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Windstorm Briefing: Around 25,000 still without power

Volunteer Ceci Garrett checks up Monday on Chad Kranz, whose power had just been restored on East Pratt Street. (Colin Mulvany / The Spokesman-Review)
Volunteer Ceci Garrett checks up Monday on Chad Kranz, whose power had just been restored on East Pratt Street. (Colin Mulvany / The Spokesman-Review)

Utility crews continued to make progress in restoring power, but about 23,500 homes and businesses remained in the dark Monday night.

Avista CEO Scott Morris said crews from six states and British Columbia have joined the massive undertaking of rebuilding Spokane’s power grid.

“We are doing everything we can to restore your power,” Morris said at a briefing Monday afternoon.

In all, Avista has 132 crews working 16-hour shifts with a total workforce of about 700 electrical workers, he said.

Some of the damage is so severe that work crews are having a hard time making progress. In one example, a crew worked an entire shift to restore power to just eight homes, Morris said. “That’s just how hard it is,” he said.

The worst-hit area is the South Hill’s 99203 ZIP code, which is bounded by 14th Avenue, High Drive and Southeast Boulevard, Morris said.

In many cases, the lack of alleys on the South Hill is forcing crews to undertake repairs with hand tools, and in some cases, they are digging by hand into rocky soil.

With a potential winter storm expected Tuesday, Morris said, “Even with the weather, our crews will be out working.”

Snow expected: A snow and rain storm was expected to cause slippery streets Tuesday morning before temperatures warm above freezing.

As the storm moves through, it will leave cold air. Lows could be in the teens and highs in the low 30s in Spokane and Coeur d’Alene. Winds could gust at 21 mph Tuesday and 25 mph Wednesday in Spokane and up to 32 mph Tuesday night and Wednesday in Coeur d’Alene.

The wind chill is expected to drop to near zero degrees Thursday morning.

Plenty of sunshine will come with the cold, which should last into early next week.

Burying lines costs too much, Avista says: Heather Rosentrater, Avista’s director of electrical engineering, said the company’s round-the-clock work to return power to homes and business should be considered the first phase of the utility company’s overall restoration efforts.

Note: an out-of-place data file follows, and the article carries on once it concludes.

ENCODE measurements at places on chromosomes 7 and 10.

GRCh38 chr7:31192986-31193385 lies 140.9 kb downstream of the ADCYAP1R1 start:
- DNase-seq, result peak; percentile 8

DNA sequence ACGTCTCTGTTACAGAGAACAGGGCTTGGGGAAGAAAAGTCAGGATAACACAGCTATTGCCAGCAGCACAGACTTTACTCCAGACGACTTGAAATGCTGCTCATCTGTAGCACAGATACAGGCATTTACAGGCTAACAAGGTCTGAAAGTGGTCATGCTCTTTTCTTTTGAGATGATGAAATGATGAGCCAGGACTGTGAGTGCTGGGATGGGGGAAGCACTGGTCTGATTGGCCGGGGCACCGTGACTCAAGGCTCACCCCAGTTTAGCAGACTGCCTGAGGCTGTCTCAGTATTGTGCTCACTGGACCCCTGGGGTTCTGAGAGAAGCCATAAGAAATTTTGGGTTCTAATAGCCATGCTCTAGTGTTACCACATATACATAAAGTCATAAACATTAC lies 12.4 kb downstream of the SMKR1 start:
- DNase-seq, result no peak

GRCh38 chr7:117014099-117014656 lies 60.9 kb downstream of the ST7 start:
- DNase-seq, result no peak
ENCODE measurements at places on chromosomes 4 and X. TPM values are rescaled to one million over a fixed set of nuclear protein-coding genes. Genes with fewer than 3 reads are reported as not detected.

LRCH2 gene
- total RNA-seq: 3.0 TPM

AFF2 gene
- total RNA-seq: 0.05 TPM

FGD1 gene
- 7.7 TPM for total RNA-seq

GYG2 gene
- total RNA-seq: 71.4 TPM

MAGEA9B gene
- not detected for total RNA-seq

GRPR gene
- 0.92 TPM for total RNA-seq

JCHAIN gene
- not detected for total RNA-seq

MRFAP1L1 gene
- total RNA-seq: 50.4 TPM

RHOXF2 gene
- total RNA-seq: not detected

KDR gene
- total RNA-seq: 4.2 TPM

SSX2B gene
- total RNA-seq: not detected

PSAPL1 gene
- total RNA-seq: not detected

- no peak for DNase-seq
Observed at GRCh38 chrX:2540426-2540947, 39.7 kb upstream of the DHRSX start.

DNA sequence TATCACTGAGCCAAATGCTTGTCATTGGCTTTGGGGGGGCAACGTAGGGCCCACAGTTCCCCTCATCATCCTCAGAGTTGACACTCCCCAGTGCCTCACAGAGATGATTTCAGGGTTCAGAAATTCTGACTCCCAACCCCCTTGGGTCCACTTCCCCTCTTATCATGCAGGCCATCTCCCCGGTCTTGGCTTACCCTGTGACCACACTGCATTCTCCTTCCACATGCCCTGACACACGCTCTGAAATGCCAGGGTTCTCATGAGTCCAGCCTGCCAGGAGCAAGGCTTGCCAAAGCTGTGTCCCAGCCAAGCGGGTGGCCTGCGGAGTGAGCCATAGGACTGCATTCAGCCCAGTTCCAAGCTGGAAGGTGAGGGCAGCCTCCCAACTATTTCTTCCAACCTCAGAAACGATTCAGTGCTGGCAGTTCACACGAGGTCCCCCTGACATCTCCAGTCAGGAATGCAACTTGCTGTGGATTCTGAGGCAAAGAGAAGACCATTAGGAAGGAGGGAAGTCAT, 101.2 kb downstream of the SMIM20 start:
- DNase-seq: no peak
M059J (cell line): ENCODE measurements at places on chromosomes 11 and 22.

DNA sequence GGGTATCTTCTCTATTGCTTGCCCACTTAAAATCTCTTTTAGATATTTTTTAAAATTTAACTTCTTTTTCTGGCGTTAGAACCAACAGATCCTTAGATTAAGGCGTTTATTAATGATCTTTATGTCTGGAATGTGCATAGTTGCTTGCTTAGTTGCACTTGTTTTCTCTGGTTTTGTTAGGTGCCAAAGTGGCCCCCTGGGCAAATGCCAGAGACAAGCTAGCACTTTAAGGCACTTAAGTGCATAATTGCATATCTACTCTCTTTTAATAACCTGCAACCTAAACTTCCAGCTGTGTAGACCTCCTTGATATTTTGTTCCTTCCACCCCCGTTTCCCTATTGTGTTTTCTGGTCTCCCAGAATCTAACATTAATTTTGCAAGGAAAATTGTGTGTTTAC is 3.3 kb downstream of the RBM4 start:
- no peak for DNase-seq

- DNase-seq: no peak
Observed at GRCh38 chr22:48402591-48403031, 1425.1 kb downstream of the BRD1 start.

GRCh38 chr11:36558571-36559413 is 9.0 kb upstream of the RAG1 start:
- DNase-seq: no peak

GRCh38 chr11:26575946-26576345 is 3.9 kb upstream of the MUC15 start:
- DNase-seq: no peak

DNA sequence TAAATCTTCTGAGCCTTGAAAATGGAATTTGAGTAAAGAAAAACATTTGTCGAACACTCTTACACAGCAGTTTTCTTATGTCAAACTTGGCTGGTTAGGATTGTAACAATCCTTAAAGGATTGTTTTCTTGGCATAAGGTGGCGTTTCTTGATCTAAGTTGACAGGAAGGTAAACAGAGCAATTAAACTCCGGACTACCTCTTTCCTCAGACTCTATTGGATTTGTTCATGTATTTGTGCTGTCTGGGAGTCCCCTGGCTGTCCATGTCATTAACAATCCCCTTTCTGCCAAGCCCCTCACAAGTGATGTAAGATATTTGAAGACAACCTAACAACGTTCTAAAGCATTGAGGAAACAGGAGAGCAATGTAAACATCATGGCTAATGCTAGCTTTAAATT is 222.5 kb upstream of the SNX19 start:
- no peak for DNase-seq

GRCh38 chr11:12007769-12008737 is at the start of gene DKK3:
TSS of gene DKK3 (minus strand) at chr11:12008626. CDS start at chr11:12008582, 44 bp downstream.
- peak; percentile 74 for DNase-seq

A second phase, which will keep crews busy for many weeks this winter, will rebuild the power distribution system’s complicated network of automated switches and other hardware affixed to poles that crashed to the ground during the windstorm.

With poles and wires strewn about neighborhoods, Rosentrater acknowledged that questions about burying the wires to prevent a similar disaster have arisen. She said the company has studied what such a massive undertaking would cost. The answer: at least 10 times as much money to run power lines underground in areas where the distribution system is strung pole to pole.

The challenges would be enormous, she said, since much of the area sits atop basalt and the utility’s natural gas pipeline system.

Avista has considered such a scenario several times over the years, including in the aftermath of the 1996 ice storm.

Rosentrater said power poles – ranging from those in backyards to others affixed with heavy equipment – are engineered to withstand 100 mph winds, but not the massive weight of falling ponderosa pines.

Energy providers progress: Inland Power and Light was reporting that 2,129 of its customers were without power.

Vera Water and Power in Spokane Valley reported 116 outages remaining as of 4 p.m. Monday.

Modern Electric Water Co. in Spokane Valley finished restoring power to customers on Sunday.